The Last Exit
February 23, 2021

Book Review

The Last Exit

Michael Kaufman

reviewed by Barbara Saffer


It’s 2033 and America has big problems. Unemployment has soared due to automation, climate change has devastated the environment, smoke from constant fires pollutes the atmosphere, and a fatal neurological disease called Rapid Onset Spongiform Encephalitis (ROSE)—similar to mad cow disease—is killing people who reach middle age.

Pharmaceutical companies respond to the ROSE epidemic by developing a preventative drug that not only wards off the spongiform encephalitis, it also extends a person’s life span into the hundreds. With ongoing plastic surgery, a 100+ person can look thirty-five for decades. The medicine is very costly, however, and available only to the privileged ultra-wealthy.

There is an alternative however. A less costly version of the ROSE-prevention drug extends life for a few decades, but with a catch. People can only get the medicine if their parents agree to be euthanized (exit) at the age of 65. Moreover, drug recipients must be childless, and are sterilized upon treatment. So recipients of the inferior drug avoid spongiform encephalitis and live into their nineties, but lose their parents and have no children.

Still, many people want to take advantage of the cheaper medicine, and convince or coerce their parents to exit, and sometimes kill them if they refuse. There are discussions about the ethics of letting (or encouraging) parents to exit, but much of the population seems to be on board.

To reduce parental mistreatment, the Washington DC Metro Police have an Elder Abuse Unit that deals with people bullying/beating/murdering their mothers and fathers. Chinese-American Detective Jennifer Lu is part of the Elder Abuse Unit, and is called to the scene when parents are being harassed or threatened.

In addition – as part of an experimental program to improve police performance – Jen has an Artificial Intelligence (AI) unit implanted in her brain. The AI unit can access police files, scan the internet, and see and hear everything Jen sees and hears. Jen’s AI, called Chandler, functions as a voice in her head, and the duo discuss evidence, lines of investigation, suspects, perpetrators, and so on.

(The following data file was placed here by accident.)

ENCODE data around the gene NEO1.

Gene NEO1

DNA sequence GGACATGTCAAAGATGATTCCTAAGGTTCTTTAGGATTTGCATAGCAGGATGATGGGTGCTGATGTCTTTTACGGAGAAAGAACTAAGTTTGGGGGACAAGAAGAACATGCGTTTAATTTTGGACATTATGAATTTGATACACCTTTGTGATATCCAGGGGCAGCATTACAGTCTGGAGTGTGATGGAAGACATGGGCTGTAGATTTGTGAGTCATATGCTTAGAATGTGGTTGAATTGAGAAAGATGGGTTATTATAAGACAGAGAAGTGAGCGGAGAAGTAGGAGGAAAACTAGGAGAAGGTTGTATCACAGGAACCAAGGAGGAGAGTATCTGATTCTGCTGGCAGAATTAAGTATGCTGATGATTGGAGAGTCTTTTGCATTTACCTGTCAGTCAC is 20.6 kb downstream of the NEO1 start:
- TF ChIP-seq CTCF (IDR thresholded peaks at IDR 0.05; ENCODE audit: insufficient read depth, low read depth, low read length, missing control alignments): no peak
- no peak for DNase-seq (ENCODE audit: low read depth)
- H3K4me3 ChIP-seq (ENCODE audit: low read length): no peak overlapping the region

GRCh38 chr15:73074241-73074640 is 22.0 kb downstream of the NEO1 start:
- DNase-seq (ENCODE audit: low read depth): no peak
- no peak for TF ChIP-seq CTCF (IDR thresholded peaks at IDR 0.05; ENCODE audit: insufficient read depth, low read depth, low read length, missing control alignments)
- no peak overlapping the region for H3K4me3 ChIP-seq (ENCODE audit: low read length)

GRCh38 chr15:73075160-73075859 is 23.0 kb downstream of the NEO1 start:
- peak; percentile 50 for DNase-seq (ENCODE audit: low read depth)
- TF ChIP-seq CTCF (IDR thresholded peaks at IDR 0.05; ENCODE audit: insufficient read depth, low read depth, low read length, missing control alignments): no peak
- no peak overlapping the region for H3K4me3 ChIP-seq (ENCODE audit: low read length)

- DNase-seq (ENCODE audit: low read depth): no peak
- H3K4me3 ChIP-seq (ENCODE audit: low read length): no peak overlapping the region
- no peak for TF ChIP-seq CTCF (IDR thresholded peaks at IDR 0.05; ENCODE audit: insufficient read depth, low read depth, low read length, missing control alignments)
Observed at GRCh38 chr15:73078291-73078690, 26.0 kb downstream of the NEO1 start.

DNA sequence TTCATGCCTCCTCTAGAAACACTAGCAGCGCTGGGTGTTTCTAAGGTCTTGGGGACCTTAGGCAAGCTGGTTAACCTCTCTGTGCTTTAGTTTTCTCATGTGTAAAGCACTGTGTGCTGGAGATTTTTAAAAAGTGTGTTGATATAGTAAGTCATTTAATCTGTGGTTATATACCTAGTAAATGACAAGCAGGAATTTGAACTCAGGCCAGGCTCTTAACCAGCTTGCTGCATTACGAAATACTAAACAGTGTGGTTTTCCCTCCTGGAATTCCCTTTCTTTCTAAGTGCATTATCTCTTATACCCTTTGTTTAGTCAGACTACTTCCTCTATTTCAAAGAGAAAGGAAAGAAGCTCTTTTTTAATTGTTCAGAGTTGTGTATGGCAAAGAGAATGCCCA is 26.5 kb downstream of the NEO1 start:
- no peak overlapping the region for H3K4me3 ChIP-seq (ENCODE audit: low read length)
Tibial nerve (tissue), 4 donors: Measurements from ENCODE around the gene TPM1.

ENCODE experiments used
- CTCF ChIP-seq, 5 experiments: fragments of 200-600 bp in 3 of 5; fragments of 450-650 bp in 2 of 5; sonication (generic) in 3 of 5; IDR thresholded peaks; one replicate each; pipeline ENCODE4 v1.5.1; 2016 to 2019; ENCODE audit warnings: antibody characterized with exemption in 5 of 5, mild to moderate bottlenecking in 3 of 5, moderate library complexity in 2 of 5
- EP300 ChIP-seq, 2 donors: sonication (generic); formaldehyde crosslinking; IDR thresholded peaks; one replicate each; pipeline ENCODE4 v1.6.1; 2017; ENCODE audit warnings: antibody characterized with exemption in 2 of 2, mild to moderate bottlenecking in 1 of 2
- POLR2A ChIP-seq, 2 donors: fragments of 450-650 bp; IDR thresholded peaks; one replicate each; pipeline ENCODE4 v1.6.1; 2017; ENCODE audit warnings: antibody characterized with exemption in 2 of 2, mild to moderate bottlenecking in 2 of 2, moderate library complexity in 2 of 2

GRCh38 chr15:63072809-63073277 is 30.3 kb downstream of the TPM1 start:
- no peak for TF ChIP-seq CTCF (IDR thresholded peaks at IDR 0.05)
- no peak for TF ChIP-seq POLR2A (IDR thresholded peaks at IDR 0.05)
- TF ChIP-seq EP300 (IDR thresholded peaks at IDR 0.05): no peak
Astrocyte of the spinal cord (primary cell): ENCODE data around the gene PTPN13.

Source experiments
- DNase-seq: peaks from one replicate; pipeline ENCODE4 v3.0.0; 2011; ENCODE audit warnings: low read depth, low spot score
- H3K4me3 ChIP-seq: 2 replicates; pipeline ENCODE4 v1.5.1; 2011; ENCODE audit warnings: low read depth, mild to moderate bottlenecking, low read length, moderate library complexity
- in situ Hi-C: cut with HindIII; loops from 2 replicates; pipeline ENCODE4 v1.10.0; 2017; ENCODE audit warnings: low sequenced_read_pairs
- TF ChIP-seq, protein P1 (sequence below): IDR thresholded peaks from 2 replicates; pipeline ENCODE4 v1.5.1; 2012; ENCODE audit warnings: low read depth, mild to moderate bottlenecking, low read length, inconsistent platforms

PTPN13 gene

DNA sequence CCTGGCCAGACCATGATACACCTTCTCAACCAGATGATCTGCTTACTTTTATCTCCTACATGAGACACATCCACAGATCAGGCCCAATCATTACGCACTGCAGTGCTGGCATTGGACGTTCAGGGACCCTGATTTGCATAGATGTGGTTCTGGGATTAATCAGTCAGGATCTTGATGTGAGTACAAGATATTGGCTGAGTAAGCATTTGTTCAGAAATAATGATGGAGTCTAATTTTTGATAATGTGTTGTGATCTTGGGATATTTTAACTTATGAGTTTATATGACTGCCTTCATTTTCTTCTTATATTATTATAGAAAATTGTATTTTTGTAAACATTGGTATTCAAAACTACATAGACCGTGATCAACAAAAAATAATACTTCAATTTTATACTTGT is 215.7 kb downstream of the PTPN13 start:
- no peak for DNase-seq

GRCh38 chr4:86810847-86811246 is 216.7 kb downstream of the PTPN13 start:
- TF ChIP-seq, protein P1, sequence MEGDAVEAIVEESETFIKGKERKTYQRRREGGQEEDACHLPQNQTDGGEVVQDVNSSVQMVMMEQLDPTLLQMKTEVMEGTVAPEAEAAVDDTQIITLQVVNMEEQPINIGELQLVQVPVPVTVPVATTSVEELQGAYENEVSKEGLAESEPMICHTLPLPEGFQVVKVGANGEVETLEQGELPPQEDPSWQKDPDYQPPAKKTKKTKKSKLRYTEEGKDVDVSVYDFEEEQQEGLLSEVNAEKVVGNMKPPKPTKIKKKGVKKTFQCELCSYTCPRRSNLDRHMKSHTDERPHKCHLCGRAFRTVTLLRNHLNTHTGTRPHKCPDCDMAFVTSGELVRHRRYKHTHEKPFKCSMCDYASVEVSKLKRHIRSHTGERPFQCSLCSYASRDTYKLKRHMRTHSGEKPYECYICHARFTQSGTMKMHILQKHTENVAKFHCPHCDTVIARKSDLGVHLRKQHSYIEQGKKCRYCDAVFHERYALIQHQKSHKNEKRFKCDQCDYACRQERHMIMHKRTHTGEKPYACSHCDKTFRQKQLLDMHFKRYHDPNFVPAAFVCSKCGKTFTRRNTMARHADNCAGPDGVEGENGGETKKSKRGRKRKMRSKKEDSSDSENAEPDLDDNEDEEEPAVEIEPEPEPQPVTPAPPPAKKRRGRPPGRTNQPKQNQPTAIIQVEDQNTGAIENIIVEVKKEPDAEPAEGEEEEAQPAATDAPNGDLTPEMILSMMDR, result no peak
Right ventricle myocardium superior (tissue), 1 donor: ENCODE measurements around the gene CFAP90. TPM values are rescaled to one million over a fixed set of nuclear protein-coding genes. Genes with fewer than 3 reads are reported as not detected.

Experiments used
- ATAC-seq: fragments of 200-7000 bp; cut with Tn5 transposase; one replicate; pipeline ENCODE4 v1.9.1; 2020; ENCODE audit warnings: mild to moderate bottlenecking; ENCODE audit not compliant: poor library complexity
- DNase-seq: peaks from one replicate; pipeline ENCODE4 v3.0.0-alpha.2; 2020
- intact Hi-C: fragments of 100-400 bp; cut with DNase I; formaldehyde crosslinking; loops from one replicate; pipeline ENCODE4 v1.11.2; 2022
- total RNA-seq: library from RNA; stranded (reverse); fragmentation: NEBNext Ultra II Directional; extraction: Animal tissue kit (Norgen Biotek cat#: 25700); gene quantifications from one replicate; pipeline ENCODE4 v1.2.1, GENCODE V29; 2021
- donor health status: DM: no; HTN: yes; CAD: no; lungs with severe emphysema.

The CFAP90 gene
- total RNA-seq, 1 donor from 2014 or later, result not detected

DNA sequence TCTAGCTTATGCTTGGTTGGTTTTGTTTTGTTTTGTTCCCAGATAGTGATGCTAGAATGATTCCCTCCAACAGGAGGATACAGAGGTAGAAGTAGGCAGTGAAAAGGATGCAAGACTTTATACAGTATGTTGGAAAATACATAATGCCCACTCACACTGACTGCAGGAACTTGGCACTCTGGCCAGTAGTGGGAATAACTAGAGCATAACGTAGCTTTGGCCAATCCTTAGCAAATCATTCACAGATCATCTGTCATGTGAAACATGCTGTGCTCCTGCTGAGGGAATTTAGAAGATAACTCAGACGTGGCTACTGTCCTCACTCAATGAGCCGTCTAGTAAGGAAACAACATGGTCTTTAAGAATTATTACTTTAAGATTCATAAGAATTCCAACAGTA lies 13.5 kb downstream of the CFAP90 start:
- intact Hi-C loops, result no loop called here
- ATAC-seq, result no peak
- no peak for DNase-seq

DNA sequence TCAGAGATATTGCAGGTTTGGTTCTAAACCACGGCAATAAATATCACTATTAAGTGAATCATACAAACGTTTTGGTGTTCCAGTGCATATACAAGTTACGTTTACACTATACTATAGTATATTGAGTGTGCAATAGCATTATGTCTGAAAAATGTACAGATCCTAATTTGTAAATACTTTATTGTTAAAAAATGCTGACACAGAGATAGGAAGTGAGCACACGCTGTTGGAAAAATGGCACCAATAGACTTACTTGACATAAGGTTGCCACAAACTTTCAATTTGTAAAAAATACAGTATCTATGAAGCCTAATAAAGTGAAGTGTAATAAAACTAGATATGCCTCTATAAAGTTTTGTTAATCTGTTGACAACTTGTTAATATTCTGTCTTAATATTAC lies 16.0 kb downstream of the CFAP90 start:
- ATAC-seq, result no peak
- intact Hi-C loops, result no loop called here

Chandler can be turned off when Jen’s not working, but he takes an interest in her personal life, and sometimes asks to be left on when Jen visits her ailing mother, sees her boyfriend Zach, goes to parties, etc. Chandler has a cheeky personality, which adds a touch of fun to the story.

Jen also has a flesh and blood partner named Les who has an AI unit called P.D. Together, Jen, Les, and their respective AIs form an efficient foursome.

The plot revolves around Jen’s suspicion that a black-market version of the cheap ROSE-prevention drug – called Eden – is available. People with access to the illegal medicine could presumably have parents over 65 AND families of their own. However, when Jen mentions Eden to her boss, Captain Brooks, he insists there’s no such thing and orders Jen not to investigate.

Soon afterwards, the U.S. has an epidemic of young people getting sick and dying within a week, appearing shriveled and 100 years old. Jen suspects this has something to do with Eden, and decides to look into the matter against Captain Brooks’ orders. Jen’s inquiries involve breaking and entering; interviewing witnesses; going to secret meetings; surveilling suspects; and more.

It turns out there’s a cabal of sinister conspirators at work, and Jen endangers her life in an effort to expose them.

This is a compelling science fiction-detective story, just the thing for readers who want something different.

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